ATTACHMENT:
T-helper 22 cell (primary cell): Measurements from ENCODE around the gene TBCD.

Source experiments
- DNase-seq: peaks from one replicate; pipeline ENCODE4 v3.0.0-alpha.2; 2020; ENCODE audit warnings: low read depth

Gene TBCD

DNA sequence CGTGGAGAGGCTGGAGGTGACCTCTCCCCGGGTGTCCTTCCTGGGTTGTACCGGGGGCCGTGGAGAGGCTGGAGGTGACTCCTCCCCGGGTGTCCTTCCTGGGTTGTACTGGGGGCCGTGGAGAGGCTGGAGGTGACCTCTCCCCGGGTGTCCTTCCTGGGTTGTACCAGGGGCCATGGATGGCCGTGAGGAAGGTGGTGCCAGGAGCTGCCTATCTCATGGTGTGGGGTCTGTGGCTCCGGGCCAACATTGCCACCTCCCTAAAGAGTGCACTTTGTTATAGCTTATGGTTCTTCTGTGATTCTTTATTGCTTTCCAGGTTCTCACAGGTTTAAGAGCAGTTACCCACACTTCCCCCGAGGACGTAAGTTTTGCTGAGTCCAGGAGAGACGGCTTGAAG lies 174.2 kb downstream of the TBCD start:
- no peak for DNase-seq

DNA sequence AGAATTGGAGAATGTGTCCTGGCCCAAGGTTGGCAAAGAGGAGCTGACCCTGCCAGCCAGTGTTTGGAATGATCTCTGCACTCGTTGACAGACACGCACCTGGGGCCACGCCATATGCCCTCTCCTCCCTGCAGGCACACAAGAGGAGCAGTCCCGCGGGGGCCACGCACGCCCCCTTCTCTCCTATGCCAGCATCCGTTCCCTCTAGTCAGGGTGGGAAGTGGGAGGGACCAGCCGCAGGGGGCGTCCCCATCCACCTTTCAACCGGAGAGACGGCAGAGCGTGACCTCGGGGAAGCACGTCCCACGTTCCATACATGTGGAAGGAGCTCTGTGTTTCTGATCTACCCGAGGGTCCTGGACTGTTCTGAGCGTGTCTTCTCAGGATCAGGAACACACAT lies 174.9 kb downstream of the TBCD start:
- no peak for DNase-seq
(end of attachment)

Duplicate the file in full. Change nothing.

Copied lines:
T-helper 22 cell (primary cell): Measurements from ENCODE around the gene TBCD.

Source experiments
- DNase-seq: peaks from one replicate; pipeline ENCODE4 v3.0.0-alpha.2; 2020; ENCODE audit warnings: low read depth

Gene TBCD

DNA sequence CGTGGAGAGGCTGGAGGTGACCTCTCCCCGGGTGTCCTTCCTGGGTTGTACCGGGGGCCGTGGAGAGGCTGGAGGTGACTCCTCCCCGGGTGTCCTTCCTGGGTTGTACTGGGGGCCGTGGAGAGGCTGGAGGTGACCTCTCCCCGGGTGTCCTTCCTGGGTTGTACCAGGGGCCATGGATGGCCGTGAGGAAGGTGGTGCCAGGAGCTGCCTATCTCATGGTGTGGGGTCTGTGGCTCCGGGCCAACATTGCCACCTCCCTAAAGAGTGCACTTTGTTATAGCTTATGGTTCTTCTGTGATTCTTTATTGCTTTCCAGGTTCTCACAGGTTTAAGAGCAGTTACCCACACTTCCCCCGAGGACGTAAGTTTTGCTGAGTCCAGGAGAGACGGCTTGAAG lies 174.2 kb downstream of the TBCD start:
- no peak for DNase-seq

DNA sequence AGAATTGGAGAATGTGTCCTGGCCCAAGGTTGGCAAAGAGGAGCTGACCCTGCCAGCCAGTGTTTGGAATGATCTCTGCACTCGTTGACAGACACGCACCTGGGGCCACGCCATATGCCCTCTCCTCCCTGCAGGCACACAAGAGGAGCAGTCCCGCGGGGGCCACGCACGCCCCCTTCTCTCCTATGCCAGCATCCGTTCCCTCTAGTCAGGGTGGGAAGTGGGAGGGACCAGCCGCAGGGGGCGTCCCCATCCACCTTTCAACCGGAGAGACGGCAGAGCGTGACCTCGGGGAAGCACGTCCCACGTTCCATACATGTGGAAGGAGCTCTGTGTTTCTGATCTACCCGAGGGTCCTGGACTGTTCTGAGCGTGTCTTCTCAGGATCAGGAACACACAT lies 174.9 kb downstream of the TBCD start:
- no peak for DNase-seq